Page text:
KQ set to launch Sh3,000 fare carrier in April

  JamboJet chief executive and managing director Willem Hondius during a past interview. Photo/Diana Ngila
JamboJet chief executive and managing director Willem Hondius during a past interview. Photo/Diana Ngila 

Kenya Airways will launch its low-cost subsidiary JamboJet on April 1 with fares of less than Sh3,000 one-way in what is set to revolutionise air travel.

The budget airline will initially launch on Kisumu, Eldoret and Mombasa routes from Nairobi before venturing to Bujumbura, Kigali, Juba, Goma, Mwanza, Zanzibar, Kilimanjaro and Addis Ababa in year’s time.

The Sh3,000 fare, which includes taxes, will help the national carrier lure travellers from road as well as ward off competition from budget operators such as Fly540.

JamboJet flights will come with fewer comforts found on international airlines and passengers could be asked to pay for extras like food and baggage.

“It’s especially meant for people who do not fly often,” JamboJet CEO Willem Alexander Hondius told the Business Daily in an interview last week.

“We would like to be a champion of the people by making it affordable for a big group of people to travel more. We think 30 to 40 per cent will be people who have not travelled before,” added Mr Hondius whom KQ tapped in September from KLM, which owns 26 per cent of the Nairobi Securities Exchange-listed carrier.

The Sh6,000 return ticket from Nairobi to Mombasa offered by JamboJet is 65 per cent lower compared to the Sh16,530 that its parent company, KQ, charges on the route.

Rival Fly 540 charges Sh17,200 on the same route where fares on premium buses can go can go up to Sh4,000.

A growing middle class in Kenya and tourists have increased demand for air services as more and more people fly to holiday destinations at the Coast or to western in towns like Kisumu and Eldoret.

JamboJet begins selling tickets on February 27.

“Our aim is not to steal a lot of passengers from KQ, of course we will cannibalise, and we cannot avoid that. The aim of the game is to grow the pie and add new passengers on board and we are sure that it will work,” said Mr Hondius.

The low JamboJet fares will cater for basics including a single hand luggage and random seat selection.

Passengers will have to pay for refreshment on board and part with Sh500 to check in a suitcase and up to Sh860 to get a preferred select a seat.

Its leaner cost structure will see the budget airline go big on outsourcing as well lean on KQ for non-core functions like maintenance, ground handling, human resources and sales offices.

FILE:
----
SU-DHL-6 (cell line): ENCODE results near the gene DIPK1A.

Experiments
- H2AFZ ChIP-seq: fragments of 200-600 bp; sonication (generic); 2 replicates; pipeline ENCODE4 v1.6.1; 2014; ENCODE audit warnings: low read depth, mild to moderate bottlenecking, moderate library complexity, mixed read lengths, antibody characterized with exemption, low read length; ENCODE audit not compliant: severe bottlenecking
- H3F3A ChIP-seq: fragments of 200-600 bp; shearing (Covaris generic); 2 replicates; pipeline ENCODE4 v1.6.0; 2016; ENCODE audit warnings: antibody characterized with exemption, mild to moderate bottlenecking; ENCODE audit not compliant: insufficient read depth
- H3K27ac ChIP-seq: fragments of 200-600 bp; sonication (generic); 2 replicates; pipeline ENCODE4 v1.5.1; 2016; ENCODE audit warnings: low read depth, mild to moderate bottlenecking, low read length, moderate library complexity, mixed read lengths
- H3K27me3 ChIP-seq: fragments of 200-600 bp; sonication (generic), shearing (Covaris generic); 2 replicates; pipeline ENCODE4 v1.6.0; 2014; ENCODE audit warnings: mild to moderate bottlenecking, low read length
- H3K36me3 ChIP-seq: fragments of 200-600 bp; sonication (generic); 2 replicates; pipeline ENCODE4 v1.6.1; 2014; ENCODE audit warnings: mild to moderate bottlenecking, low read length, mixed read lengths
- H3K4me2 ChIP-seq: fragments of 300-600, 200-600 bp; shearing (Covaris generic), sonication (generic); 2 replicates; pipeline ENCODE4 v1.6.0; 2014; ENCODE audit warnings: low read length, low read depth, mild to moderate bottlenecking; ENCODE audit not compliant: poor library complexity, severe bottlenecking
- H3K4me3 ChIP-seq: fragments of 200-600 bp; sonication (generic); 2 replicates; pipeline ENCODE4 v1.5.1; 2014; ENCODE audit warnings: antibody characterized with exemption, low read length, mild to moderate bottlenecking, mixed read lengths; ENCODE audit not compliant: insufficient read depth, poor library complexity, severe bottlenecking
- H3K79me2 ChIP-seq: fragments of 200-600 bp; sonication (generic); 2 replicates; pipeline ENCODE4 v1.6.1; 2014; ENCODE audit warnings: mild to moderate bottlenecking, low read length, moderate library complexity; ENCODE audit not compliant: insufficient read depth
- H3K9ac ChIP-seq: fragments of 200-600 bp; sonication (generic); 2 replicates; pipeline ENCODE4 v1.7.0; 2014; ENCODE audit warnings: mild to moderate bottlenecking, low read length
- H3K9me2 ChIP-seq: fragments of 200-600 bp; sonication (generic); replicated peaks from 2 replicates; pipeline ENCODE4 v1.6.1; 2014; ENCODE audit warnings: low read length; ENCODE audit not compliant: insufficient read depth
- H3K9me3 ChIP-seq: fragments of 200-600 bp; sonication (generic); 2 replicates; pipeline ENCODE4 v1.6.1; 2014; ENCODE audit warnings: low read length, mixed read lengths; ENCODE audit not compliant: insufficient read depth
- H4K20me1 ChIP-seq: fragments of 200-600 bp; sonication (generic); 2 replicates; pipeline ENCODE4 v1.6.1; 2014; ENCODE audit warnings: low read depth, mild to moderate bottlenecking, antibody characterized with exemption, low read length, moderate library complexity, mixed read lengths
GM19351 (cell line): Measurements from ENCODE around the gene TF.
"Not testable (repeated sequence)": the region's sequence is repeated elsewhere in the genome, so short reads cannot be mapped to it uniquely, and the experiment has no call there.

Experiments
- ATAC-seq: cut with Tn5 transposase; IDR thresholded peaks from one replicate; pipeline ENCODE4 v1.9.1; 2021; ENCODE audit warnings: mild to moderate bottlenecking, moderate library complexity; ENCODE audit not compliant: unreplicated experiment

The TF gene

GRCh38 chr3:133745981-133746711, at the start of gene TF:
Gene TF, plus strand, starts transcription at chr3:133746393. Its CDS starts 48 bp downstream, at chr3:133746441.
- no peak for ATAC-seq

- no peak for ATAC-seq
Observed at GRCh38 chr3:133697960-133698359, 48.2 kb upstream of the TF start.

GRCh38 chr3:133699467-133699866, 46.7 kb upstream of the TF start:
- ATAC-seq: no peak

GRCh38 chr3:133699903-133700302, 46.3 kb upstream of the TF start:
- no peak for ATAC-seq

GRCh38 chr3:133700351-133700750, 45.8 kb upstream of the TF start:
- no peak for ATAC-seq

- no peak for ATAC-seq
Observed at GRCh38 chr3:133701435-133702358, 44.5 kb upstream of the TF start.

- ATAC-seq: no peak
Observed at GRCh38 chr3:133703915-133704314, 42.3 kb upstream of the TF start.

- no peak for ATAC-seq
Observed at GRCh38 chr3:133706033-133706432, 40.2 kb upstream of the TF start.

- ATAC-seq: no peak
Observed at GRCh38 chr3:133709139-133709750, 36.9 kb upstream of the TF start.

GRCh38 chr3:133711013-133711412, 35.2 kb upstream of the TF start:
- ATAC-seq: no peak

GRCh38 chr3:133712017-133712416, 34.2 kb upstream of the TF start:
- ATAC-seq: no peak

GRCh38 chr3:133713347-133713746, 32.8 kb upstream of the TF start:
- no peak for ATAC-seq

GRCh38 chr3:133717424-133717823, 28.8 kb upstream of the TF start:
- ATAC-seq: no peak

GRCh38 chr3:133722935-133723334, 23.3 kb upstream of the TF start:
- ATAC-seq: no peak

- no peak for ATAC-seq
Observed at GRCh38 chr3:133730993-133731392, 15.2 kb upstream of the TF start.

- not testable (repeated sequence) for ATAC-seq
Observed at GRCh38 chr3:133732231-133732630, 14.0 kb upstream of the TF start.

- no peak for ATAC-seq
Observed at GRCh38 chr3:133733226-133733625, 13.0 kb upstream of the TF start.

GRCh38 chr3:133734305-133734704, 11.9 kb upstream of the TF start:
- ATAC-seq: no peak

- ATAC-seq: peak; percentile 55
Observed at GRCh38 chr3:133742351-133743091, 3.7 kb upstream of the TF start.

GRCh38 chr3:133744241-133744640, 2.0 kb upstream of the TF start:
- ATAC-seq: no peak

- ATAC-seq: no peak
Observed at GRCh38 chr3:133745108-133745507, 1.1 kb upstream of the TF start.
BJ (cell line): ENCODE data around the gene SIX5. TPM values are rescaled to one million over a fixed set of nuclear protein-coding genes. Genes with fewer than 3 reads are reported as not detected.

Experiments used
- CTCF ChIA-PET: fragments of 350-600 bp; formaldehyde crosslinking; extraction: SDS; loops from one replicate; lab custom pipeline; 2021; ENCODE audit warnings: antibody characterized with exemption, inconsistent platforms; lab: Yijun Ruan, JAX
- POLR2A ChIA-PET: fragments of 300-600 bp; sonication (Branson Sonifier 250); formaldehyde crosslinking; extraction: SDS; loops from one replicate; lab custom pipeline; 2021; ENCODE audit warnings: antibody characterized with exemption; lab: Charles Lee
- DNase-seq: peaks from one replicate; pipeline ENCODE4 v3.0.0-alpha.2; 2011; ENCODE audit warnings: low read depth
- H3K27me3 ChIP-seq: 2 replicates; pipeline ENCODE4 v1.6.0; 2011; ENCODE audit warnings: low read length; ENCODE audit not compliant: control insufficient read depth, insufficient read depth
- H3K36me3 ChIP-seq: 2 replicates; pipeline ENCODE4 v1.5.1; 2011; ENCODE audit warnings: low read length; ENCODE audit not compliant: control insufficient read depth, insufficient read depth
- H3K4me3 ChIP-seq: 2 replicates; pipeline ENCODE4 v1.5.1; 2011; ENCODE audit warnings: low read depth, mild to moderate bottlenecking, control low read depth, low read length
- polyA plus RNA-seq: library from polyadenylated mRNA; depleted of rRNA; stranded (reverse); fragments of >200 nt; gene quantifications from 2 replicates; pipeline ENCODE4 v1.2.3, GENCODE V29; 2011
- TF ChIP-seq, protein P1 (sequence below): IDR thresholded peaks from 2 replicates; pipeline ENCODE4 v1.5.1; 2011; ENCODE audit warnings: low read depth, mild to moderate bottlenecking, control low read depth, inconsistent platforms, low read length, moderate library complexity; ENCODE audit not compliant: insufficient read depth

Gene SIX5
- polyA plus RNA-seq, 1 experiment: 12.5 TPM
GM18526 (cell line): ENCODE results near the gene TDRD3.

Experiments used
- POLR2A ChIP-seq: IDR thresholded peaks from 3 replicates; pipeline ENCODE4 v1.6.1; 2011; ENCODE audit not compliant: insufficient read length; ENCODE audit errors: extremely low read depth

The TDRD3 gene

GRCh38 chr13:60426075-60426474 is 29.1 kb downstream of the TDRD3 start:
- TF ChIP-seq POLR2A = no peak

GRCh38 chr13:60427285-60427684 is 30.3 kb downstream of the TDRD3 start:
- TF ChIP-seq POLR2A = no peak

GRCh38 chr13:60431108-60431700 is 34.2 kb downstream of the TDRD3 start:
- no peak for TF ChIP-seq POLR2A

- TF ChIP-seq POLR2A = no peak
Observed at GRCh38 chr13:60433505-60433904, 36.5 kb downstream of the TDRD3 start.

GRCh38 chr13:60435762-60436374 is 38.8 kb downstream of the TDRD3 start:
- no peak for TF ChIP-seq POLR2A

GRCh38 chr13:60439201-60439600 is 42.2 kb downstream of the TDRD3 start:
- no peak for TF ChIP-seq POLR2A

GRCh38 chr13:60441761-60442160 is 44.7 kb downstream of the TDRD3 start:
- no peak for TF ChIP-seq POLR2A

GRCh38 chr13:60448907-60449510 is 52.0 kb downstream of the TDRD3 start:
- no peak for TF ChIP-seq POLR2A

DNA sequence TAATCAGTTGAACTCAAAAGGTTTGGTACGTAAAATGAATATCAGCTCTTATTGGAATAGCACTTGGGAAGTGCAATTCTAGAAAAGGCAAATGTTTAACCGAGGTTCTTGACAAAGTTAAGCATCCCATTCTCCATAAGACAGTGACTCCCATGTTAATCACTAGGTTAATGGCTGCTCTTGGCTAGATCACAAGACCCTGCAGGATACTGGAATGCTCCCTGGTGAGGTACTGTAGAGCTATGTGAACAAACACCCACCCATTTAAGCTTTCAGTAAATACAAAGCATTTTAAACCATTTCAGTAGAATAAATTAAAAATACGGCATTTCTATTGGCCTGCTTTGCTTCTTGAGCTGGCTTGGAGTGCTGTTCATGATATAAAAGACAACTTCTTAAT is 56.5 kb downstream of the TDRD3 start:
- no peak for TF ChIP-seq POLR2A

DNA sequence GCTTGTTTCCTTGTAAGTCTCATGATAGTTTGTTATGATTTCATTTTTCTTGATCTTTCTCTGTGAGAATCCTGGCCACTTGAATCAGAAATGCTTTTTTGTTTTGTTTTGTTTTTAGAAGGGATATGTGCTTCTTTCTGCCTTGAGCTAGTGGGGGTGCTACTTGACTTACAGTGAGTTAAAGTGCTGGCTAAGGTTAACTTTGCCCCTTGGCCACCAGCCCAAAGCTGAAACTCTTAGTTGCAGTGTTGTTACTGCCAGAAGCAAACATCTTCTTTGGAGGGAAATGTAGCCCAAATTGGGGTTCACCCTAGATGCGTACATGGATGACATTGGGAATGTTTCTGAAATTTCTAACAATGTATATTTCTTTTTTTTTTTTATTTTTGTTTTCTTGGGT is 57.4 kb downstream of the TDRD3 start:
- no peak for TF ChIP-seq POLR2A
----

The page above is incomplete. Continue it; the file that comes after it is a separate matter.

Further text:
JamboJet will directly employ 24 people with the rest of the 30 crew members being sourced from a third party and 20 pilots hired through KQ. The national carrier will earn a fee from the subsidiary.

“I pay them (KQ) for the services so I operate cheap. They are a supplier and we are the customers. And we keep the money within the group which is nice,” said Mr Hondius.

“We have to keep the organisation as lean and mean as possible. I will not hire those cabin attendants myself; they are not on JamboJet pay roll. We hire them through a third party but fly with us. This will keep the cost down.”

JamboJet will operate two Boeing B737s with a capacity of about 142 passengers in a single class, allowing the budget carrier to keep the cost per seat lower given KQ carries 116 passengers on the same plane, but on two classes.

This business model will help KQ tap the rising passenger numbers within the region and match competition from budget operators, especially from European carriers eyeing Africa.

Jambojet is looking to compete with Fastjet, which is modelled around Easyjet, the second largest low-cost carrier in the UK after Ryanair. 

Fastjet last year received approval to launch international flights to South Africa, Zambia and Rwanda from its hub in Tanzania and has ambitions for Kenya flights.

The budget carrier is a U-turn for KQ, which merged its former low-priced unit Flamingo Airlines with its group operations in 2004.

Kenya Airway’s quest for a budget airline is part of a global trend where international carriers are forming subsidiaries to handle local routes.

The national carrier hopes the budget arm will quicken the firm’s recovery after it swung back to a Sh384 million profit in the six months to September compared to a loss of Sh4.78 billion the prior year.